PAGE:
A week in Maloelap has brought an odd assortment of experiences from snorkeling with a white tip reef shark on the Japanese munitions wreck, to receiving a cake from a local lady conveniently timed for Valentines day.
We’ve trooped through the Taroa island greenery to find abandoned planes (there are 41 in total on the island), as well as cannons, bunkers and the Japanese HQ. If you look closely, as Robin did, it is also possible to come across the bullet shells that were fired between the Japanese and the Americans during the war. It is hard to imagine such events unfolding on this seemingly eternally peaceful slice of paradise.
This week has also pulled in three mackerals who have fallen prey to our new super lure. We can’t seem to eat the fish we are catching fast enough and as I write this the fridge houses our next two fish meals. Luckily there is always someone from the village happy to share the load.
We have walked to the windward side of a couple of the uninhabited islands, and similar to the other atolls we have stumbled upon a plethora of floatsam and jetsam. There’s literally thousands of plastic buoys and bottles, not to mention the pairless jandals, rope and other miscellaneous items. It is interesting to conjure up histories for these random articles, all of which have obviously traveled over vast lengths of ocean before finally finding a resting spot in the Marshalls. Unlike their Mexican counterpart – Jose Ivan, a fisherman who allegedly drifted all the way from Mexico to the Marshalls, who has recently flown home -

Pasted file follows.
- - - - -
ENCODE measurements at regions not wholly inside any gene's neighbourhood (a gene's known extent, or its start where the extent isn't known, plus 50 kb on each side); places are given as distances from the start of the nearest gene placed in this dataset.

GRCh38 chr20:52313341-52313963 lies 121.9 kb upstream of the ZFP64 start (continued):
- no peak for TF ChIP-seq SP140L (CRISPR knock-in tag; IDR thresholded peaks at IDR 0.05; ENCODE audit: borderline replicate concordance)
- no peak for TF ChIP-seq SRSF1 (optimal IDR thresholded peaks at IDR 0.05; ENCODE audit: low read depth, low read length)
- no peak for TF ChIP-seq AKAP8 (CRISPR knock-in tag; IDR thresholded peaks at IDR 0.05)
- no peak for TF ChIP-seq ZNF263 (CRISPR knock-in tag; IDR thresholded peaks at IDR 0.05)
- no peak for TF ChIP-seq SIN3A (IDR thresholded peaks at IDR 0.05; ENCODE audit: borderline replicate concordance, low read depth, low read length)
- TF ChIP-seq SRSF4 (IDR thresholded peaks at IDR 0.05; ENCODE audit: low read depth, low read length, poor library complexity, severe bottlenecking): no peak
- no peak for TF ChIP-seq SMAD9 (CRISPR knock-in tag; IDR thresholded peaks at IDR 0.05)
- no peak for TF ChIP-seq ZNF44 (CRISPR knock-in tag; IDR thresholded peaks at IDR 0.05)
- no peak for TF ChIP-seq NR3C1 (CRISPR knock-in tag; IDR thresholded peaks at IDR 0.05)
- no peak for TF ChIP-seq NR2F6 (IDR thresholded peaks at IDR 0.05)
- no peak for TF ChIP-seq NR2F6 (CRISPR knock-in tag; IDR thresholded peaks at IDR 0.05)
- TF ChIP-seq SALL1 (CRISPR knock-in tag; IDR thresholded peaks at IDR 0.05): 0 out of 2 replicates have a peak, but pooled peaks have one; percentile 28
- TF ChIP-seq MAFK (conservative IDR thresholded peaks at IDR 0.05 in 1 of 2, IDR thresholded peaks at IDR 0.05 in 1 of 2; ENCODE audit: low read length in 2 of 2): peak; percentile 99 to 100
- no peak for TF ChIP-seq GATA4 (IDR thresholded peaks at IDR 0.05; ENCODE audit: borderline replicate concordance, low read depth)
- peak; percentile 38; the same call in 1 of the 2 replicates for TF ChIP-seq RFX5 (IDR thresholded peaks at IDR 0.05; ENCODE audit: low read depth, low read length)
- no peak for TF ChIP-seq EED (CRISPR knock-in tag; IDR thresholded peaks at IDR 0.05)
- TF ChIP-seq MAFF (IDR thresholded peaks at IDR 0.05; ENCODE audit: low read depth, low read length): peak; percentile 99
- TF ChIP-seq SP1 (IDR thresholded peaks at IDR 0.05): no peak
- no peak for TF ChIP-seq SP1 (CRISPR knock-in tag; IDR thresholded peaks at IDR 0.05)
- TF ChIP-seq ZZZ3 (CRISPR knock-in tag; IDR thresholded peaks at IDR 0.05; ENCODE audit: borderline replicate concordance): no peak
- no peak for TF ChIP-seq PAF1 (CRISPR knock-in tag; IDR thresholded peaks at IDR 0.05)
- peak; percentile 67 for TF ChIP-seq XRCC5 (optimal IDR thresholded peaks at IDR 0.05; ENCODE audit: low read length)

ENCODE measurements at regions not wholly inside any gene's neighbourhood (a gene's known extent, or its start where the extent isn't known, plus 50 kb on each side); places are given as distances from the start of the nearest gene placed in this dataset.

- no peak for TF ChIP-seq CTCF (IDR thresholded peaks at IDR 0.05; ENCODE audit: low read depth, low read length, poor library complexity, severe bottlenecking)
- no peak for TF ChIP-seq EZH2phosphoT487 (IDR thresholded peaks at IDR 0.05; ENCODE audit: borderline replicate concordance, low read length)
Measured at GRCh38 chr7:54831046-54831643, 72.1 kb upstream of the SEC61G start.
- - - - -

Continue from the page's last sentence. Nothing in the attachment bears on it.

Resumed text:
these items will never return home. It is both amazing and scary how such remote places can be infiltrated with such items. In comparison on the lagoon side of these islands there is minimal litter, and we’ve seen baby black tip sharks and fish playing in the shallows from the beach as we walk. On both sides the coral is abundant.
It is 6pm and the sun is slowly slinking towards the horizon, indicating another week has passed aboard Confederate. We are fresh out of the salt with wet hair and happy bodies. Our evening snorkel rustled up an unashamed turtle who cruised by to say hello before disappearing behind a coral head. Life is good.